Despite her maturity and unique talent, Keys writes candidly in her memoir about struggling to set healthy boundaries. She, too, fell prey to practices that have become synonymous with how the music industry treated young, female artists in the ‘90s. She writes about attempts to control her image in ways that prioritized sex appeal and popularity over the street-chic authenticity that has always been Keys’ brand. One of the most remarkable aspects of Keys’ career is how much control she has always seemed to have over her look and sound — a 2002 New York Times headline read, “To Be Alicia Keys: Young, Gifted, and in Control” — but she describes herself in those early days as a “people pleaser.”
“Everything [back then] was so brand new and so foreign. I didn’t know what I was doing. I didn’t know what I was — I didn’t know what anybody was — doing there,” she says. I saw Alicia Keys perform during that first A Minor tour 20 years ago. I was a teenager, and Keys was barely 20, taking to the sold-out stage of a Midwestern arena, looking stunned that this was where her love for the piano had gotten her.
“Back then, I was trying to fill the shoes of something that I just didn’t know anything about,” she tells me. “There’s a whole world of wisdom that’s come since.”
But through that period, Keys had people who supported her artistic instincts and helped her build the creative confidence that now typifies her laid-back musical style. One of those people was Davis, who took care to stay out of Keys’ way creatively. “When you have someone who is [a] composer, who writes her own material, like Alicia... you wait for the album to be delivered,” he told me. Another was producer Kerry “Krucial” Brothers Jr., who she would work with on A Minor and its follow-up, The Diary of Alicia Keys.
Some of the most touching chapters in More Myself describe Keys’ collaboration with Krucial in her early days. They knew each other from ciphers they would both attend in the Village in the early ’90s, when Krucial was a well-known local MC who regularly performed in Washington Square Park and Keys was still in a teen girl group called EmBishion. She had signed with Columbia Records at 15 (Davis’ J Records would eventually buy Keys out of that deal and release the album), but she wasn’t happy with the direction they wanted to take her music, Brothers tells me from his home in Los Angeles while managing his two youngest sons on school Zooms. “It’s not going too good,” he remembers Alicia confiding. “They’re not listening to me. They’re trying to make me something else.”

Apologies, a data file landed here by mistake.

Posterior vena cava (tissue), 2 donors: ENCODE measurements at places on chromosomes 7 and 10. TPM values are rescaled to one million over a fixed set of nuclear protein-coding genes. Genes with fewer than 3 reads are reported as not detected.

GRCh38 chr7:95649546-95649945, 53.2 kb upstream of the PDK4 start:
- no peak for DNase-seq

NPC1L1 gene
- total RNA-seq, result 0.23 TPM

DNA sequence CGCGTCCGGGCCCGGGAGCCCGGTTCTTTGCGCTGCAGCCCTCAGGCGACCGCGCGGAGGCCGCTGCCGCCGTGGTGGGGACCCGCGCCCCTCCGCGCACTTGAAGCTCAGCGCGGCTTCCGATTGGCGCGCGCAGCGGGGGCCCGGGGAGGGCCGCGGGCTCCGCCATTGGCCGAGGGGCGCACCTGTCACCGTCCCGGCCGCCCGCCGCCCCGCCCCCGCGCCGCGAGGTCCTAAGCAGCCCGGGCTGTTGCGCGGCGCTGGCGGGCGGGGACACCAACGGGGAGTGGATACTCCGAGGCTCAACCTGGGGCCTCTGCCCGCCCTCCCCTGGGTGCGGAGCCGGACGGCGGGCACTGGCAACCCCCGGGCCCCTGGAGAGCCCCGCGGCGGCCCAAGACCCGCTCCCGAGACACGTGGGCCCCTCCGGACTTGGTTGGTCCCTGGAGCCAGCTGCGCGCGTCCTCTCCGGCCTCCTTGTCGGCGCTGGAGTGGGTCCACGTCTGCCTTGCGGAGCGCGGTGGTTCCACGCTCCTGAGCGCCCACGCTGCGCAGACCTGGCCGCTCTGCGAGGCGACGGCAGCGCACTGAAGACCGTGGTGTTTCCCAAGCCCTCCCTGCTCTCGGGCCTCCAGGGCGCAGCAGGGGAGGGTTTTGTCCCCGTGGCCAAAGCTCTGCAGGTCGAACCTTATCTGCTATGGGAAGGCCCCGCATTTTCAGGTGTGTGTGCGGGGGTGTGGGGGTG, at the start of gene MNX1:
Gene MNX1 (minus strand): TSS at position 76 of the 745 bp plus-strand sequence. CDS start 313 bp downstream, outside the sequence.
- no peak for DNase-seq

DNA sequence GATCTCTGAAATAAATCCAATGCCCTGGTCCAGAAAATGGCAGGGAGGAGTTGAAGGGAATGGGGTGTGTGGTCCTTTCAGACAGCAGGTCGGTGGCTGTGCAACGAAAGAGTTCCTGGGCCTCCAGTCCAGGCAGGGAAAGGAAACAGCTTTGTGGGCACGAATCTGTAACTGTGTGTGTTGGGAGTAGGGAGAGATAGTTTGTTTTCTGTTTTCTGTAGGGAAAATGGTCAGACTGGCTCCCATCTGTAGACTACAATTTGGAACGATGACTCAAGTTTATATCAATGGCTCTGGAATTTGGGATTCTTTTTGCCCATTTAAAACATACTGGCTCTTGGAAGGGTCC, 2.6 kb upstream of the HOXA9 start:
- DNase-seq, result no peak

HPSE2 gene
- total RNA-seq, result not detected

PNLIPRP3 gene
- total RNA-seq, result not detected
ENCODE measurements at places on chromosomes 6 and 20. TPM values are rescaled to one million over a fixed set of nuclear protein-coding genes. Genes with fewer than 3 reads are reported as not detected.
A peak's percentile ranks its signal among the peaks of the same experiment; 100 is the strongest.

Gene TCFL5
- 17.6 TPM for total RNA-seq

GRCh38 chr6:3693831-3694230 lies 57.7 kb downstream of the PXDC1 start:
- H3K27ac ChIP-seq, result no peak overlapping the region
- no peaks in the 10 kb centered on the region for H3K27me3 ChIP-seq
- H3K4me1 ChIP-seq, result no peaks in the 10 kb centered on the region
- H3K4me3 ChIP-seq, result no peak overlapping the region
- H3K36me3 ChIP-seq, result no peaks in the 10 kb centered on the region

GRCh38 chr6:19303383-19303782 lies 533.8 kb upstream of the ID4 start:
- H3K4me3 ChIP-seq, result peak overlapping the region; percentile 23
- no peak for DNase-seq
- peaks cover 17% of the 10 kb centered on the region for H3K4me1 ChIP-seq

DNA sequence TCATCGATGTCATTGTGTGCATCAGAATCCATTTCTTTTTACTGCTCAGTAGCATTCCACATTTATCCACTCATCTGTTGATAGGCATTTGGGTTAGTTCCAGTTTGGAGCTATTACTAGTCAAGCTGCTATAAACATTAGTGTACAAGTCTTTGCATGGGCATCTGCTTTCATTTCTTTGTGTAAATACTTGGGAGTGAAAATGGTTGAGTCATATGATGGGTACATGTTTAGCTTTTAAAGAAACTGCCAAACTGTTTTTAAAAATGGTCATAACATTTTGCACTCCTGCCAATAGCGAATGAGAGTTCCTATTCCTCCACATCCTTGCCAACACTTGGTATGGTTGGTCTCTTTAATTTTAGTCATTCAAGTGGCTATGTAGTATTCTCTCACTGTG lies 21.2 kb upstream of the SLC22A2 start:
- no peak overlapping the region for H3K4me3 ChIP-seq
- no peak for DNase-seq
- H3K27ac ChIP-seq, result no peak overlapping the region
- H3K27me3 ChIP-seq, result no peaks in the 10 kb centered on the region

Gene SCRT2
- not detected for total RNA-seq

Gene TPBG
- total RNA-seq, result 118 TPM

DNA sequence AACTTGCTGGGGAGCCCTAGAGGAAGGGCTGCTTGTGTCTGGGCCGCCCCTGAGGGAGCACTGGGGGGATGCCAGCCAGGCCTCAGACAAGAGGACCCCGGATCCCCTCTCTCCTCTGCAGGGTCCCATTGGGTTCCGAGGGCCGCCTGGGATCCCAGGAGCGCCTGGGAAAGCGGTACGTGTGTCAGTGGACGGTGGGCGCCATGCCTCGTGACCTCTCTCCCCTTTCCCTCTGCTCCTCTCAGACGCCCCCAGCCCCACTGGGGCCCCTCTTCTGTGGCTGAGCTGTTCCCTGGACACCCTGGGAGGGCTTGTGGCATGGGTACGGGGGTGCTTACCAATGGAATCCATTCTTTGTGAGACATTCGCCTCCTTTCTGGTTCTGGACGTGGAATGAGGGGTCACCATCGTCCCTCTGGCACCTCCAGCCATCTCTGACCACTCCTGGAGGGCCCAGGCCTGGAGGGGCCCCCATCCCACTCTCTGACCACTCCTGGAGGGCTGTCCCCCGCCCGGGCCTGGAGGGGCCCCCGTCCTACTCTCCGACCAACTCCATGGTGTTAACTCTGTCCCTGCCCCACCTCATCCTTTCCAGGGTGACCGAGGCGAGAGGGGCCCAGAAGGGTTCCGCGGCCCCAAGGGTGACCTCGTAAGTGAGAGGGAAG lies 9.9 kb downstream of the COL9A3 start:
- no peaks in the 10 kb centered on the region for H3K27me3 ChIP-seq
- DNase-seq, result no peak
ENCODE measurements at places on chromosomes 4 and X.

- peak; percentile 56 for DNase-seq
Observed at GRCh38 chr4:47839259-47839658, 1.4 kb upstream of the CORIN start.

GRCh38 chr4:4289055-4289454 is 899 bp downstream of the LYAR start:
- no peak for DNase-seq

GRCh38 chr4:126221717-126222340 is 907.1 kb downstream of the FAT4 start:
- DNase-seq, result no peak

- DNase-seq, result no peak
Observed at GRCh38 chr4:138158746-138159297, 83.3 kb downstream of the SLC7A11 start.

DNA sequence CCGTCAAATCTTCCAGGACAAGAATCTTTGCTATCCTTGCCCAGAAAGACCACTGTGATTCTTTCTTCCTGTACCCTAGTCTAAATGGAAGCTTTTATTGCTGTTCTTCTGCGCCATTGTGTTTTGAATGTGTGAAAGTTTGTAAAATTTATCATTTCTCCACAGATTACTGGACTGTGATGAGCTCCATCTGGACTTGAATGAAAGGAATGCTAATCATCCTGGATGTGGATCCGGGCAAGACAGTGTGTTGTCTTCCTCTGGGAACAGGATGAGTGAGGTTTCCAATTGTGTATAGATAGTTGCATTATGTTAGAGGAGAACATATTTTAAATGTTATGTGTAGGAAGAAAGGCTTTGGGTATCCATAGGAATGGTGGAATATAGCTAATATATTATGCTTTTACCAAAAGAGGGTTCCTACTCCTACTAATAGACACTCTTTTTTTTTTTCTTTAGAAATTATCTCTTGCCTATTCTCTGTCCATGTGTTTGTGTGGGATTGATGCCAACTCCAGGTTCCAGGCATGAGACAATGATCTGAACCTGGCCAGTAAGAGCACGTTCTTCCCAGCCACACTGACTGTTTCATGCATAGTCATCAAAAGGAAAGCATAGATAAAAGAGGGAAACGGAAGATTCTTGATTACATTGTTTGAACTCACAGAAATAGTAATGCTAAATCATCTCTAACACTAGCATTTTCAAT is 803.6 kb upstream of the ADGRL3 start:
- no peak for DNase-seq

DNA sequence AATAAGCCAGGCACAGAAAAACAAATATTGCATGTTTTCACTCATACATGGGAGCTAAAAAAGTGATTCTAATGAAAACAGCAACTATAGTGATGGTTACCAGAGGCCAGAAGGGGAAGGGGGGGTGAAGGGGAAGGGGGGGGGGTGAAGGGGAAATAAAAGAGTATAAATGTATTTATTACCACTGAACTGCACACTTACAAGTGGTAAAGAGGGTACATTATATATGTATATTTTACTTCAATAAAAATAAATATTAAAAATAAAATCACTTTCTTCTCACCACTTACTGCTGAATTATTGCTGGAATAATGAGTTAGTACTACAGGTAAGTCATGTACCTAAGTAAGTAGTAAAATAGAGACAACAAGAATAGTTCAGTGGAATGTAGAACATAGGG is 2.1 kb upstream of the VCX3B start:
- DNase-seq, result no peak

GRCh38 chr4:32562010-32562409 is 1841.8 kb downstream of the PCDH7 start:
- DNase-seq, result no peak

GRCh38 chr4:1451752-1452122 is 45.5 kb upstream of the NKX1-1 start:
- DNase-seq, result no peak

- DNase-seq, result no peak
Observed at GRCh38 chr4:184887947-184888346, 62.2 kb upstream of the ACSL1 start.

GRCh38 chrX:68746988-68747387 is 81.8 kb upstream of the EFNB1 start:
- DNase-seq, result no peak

By his account, one day Keys said to him, “I like what we do,” referring to the improvisational, gritty feel of the ciphers where they first collaborated. “I like the vibe, I like the energy.” Then she told Krucial she wanted him to work as a producer on the album that became Songs in A Minor.
No matter what age you are, nobody knows you better than you.
Keys speaks of that era in terms of the encouragement Krucial gave her — she needed “a space to explore my creative process and music and to be able to learn how to be a producer, to learn how to be an arranger, to learn how to be at the helm of my music, with a support system,” she tells me. “Krucial really cared about me knowing those things.”
“The beauty of the album is I wasn’t the best drum programmer and she wasn’t the best pianist, and that made us lean more on the songwriting and the feeling,” Brothers recalls. “I think that is the key to what made [Songs in A Minor] connect with so many people. We didn’t lead with technique or trends. We led with feeling first, and then figured out what we needed to make the production complete.”
In the long run, Keys’ adherence to her own vision for Songs in A Minor paid off. Within a year of its release, the album went platinum five times and won Keys her first five Grammys. She was crowned the queen of the neo-soul movement. But the album’s first single, “Fallin’,” “was not a slam dunk,” Davis recalls. The song, which ultimately won Song of the Year, had difficulty finding its way onto the radio, an essential step in turning any song into a hit. “The pop stations wanted the urban stations to break it first, but the urban stations questioned its viability, looking for a song that had more tempo. … The truth is, I got worried.” So Davis did two things. First, he had Keys perform at his annual Grammys party, attended by power players in the industry and beyond. “Every tastemaker there was blown away,” Davis says.